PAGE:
Replacement Batteries
EXIDE has expanded its coverage of the UK car parc with new AGM and ECM batteries. The new products cover vehicles from VW, Audi, Toyota, Ford and a slew of other brands.
Exide’s AGM batteries are claimed to have around three times the lifecycle durability of standard batteries. Parts of “matching quality”, they are designed for cars with Start-Stop and regenerative braking systems. They are also used in standard vehicles to increase endurance and performance.

AGM battery coverage: Audi A1, A4, A5 and Q5; BMW 5, 6, 7, X5 and X6; VW Golf, Polo and Touareg; Chrysler Voyager; Dodge Caliber; Jeep Cherokee and many others.

ECM battery coverage: Ford Fiesta, Galaxy, Focus, Mondeo, B-Max, C-Max and S-Max; Toyota iQ; Mazda CX-5 and a range of other models.

How to test Air Mass Meters while they’re still on the vehicle

Believe it or not, potentially faulty Air Mass Meters can be checked whilst the component is still fitted to the vehicle. Although it may not be possible to conduct the same extensive testing that AMMs undergo in a dedicated test facility, such as Lucas’s, faulty sensors can still be diagnosed in the garage environment without removing the part from the vehicle. Here’s how:

Testing a traditional AMM using a voltmeter

Many AMMs can be tested on the car using a voltmeter. Typically, AMMs have an analogue output ranging from a possible 0V up to 5V; however, a 5V signal would usually be a saturation point, so you wouldn’t normally see a reading this high.

Bosch-type AMMs generally have a minimum voltage of around 1V; therefore, by using a voltmeter to probe into the sensor wiring at ignition on, the voltmeter should show this value.

TOP TIP: It is always advised to take a ground connection from the battery negative. You then only have to find the output pin on the sensor, which is normally on the end.

Starting the engine will raise the voltage to the level for idle air flow. Then, with some gradual acceleration, you should see the voltage rise in conjunction with the rev count of the engine. The reading will then drop back down as the engine slows back to idle.

A healthy AMM should show a smooth voltage change with no jumps or hesitation. A constant voltage that doesn’t change with acceleration indicates that the AMM is faulty and failure can often be caused by contamination from oil or debris.

TOP TIP: All sensors have a 12V feed, with some having one or two additional 5V inputs. It is worth noting that Siemens-type sensors will sit at a lower ignition voltage than the Bosch – commonly around 0.6V.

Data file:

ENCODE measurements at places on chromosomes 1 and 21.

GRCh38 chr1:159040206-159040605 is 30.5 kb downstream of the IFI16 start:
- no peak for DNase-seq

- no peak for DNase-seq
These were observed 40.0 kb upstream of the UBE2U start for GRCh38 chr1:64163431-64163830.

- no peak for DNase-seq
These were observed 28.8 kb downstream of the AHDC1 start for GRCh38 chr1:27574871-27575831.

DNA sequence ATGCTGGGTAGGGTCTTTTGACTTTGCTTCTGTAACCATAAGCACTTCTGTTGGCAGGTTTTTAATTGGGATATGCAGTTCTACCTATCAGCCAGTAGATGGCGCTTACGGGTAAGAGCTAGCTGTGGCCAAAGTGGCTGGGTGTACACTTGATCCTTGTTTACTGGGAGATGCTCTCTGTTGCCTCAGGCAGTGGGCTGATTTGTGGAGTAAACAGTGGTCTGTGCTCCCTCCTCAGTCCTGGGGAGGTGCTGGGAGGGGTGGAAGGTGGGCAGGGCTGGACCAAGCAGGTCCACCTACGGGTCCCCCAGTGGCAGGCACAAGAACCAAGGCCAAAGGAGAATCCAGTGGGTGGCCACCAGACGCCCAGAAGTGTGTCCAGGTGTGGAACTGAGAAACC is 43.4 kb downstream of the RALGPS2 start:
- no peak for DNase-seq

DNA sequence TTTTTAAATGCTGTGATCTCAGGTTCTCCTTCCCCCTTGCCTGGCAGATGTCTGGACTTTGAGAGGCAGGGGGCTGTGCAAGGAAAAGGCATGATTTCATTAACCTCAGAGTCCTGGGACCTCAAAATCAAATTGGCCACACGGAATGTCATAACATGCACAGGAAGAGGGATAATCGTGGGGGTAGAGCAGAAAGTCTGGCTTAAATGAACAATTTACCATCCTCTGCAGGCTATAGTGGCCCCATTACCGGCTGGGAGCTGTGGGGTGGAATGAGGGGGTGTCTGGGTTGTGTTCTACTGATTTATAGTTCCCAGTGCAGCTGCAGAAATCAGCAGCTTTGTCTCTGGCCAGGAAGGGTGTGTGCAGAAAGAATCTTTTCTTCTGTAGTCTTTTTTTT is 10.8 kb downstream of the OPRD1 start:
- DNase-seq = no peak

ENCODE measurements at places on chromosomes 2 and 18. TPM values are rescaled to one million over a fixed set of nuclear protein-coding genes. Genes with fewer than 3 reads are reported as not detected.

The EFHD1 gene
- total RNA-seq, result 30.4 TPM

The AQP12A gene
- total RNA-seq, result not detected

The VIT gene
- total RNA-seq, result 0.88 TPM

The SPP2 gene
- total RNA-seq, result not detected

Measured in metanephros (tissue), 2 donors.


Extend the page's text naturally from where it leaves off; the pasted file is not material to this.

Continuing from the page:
Testing a digital AMM using an oscilloscope

Newer digital-type AMMs are not easily checked with a voltmeter and will require the use of an oscilloscope in order to perform a test on the vehicle. Digital sensors have become more commonplace due to their faster reaction times and improved accuracy.

TOP TIP: Digital sensors are often moulded into the measuring tube rather than screwed. The output of digital sensors is viewed with an oscilloscope as a digital waveform. Rather than an increase/decrease of voltage in proportion to airflow, it is the change in frequency of a waveform that is analysed.

Below is an example of the signal at ignition on (Fig 1) and another with air passing through it (Fig 2). The wave gets closer together as the air flow increases on this sensor (i.e. the frequency increases).

Fig 1

Fig 2

Whilst digital sensors are not as easy to check as the analogue type, it is still possible if you have the correct equipment. As newer vehicles generally have this type of sensor fitted, it is a worthwhile investment.

Why the combustion process in some spark ignition engines is anything but normal

In order to establish ‘abnormal’ combustion, we need to first consider ‘normal’ combustion. Irrespective of engine type (gasoline or diesel), normal combustion is where the combustion event that creates the energy release happens predictably, at the correct time relative to the piston position, in order to produce the maximum amount of mechanical power from the chemical energy in the fuel. In some circumstances or operating conditions, this does not happen effectively and this reduces efficiency, wasting fuel and creating excessive emissions (either of harmful gases or noise). In extreme cases engine damage can also occur.

Knock is often given alternative names. ‘Detonation’, ‘Pinking’ and ‘Pre-ignition’ are just some of the terms used to describe it.

Let’s look in more detail at abnormal combustion for gasoline engines, considering the impact of abnormal combustion on engine operation.

Gasoline engine – Knock Spark knock

The phenomena of knocking combustion in spark ignition engines is caused by the spontaneous, self-ignition of the fuel-air mixture in the combustion chamber, before it is actually reached by the flame front developed by the normal combustion event. The rise in pressure, in front of the flame, leads to a temperature rise in the unburned gases. In extreme cases, the thermal increase in the end gas leads to a situation where the required heat energy for combustion exists, and thus uncontrolled self-ignition takes place.